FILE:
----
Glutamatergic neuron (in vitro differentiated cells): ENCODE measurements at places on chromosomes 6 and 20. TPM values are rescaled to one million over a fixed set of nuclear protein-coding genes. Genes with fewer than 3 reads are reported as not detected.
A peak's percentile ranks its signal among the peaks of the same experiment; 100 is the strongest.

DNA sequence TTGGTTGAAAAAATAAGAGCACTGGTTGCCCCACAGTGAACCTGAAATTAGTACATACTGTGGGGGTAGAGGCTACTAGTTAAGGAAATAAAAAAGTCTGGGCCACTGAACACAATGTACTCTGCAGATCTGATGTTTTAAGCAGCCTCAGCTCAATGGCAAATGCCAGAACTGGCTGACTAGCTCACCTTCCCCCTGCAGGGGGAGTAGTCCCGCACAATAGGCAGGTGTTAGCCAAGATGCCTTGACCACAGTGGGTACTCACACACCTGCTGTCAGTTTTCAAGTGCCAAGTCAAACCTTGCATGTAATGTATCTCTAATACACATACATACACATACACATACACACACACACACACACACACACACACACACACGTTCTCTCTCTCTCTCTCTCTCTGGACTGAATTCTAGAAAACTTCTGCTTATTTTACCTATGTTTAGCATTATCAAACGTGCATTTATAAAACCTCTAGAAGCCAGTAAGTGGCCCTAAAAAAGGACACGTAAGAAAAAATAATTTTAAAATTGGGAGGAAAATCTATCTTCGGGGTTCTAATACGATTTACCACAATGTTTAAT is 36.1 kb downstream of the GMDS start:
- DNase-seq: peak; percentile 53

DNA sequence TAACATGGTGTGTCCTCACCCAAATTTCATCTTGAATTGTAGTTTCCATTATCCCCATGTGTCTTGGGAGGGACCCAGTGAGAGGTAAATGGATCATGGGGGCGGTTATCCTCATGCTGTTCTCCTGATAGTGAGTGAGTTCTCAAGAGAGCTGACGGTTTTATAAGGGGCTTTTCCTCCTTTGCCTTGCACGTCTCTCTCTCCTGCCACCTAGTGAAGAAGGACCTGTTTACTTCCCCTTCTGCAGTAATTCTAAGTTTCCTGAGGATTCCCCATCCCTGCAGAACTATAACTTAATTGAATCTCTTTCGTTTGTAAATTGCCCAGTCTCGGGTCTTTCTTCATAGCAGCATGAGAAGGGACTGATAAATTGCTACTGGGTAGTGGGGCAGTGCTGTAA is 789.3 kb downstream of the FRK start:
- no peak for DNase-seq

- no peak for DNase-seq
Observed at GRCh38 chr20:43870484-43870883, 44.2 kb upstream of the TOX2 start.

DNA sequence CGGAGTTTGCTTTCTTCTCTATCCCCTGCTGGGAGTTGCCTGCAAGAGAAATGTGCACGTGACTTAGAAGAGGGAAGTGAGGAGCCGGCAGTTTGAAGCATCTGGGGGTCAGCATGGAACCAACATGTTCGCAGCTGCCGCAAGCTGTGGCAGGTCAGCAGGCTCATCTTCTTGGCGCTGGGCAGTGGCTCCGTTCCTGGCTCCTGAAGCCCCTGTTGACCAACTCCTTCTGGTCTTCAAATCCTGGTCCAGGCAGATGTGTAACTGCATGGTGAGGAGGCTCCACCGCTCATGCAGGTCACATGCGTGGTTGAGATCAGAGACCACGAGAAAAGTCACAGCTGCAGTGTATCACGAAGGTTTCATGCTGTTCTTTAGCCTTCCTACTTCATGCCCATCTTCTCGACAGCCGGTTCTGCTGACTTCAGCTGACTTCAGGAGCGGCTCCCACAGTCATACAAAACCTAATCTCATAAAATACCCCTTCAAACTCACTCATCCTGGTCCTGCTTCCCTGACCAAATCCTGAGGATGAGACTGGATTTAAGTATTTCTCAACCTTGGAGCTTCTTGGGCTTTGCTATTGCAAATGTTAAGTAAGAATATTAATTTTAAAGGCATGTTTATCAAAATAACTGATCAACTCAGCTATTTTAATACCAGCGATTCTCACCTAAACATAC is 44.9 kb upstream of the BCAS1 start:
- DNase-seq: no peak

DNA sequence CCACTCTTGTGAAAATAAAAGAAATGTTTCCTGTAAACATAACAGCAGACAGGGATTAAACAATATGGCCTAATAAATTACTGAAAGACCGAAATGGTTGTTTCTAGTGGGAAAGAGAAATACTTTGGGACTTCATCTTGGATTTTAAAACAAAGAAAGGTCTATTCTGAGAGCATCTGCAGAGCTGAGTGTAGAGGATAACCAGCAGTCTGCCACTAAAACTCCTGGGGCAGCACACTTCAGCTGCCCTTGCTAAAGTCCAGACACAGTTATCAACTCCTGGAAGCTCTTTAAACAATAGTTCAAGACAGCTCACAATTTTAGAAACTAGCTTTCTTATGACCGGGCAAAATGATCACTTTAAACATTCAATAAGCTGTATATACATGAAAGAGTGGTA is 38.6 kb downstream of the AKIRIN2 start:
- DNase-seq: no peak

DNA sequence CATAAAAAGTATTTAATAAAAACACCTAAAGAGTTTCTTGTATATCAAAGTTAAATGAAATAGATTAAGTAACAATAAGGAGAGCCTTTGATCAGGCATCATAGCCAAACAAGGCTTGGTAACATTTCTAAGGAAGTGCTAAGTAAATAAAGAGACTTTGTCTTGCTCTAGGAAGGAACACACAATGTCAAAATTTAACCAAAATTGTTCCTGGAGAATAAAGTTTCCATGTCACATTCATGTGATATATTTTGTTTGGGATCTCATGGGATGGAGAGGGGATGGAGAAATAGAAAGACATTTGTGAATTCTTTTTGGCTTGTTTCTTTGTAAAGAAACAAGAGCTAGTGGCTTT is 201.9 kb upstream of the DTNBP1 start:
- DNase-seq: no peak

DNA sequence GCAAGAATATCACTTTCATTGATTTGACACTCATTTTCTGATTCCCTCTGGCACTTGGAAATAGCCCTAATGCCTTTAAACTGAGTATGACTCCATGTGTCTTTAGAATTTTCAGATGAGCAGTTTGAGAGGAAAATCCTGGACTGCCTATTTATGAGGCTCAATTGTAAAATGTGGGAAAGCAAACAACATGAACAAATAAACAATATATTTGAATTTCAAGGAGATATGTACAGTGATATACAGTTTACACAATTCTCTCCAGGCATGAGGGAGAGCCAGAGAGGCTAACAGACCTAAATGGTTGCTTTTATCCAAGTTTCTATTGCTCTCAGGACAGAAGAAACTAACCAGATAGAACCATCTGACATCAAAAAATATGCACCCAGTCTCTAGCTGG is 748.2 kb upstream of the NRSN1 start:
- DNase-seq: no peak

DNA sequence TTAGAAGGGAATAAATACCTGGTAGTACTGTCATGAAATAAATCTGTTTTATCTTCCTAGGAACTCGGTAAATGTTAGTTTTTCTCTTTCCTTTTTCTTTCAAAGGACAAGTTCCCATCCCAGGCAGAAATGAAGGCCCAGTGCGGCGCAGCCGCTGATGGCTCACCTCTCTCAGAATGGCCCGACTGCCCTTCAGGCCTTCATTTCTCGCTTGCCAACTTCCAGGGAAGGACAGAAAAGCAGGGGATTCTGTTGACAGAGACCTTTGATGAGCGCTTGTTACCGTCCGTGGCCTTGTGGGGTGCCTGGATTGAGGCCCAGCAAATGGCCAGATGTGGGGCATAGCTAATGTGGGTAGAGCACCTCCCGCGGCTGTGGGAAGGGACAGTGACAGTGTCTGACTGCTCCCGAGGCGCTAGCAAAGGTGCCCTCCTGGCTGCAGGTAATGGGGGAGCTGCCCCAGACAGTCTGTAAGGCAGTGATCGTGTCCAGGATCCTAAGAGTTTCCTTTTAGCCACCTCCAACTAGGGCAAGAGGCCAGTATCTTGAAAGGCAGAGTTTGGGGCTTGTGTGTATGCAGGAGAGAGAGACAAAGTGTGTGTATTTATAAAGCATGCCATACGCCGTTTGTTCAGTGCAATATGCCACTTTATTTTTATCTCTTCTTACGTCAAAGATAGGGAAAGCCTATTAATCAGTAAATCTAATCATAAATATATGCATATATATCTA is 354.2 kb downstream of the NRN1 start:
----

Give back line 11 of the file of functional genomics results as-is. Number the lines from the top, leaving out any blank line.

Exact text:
DNA sequence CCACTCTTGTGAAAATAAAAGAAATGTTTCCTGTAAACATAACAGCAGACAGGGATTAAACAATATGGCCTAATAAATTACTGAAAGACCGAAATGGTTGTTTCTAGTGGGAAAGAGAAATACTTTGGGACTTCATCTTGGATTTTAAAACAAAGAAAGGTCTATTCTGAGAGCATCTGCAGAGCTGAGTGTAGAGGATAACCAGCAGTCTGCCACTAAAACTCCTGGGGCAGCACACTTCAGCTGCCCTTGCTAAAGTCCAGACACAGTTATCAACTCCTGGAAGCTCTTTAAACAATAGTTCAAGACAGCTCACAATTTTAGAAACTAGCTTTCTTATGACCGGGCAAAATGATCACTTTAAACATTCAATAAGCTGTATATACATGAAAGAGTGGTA is 38.6 kb downstream of the AKIRIN2 start: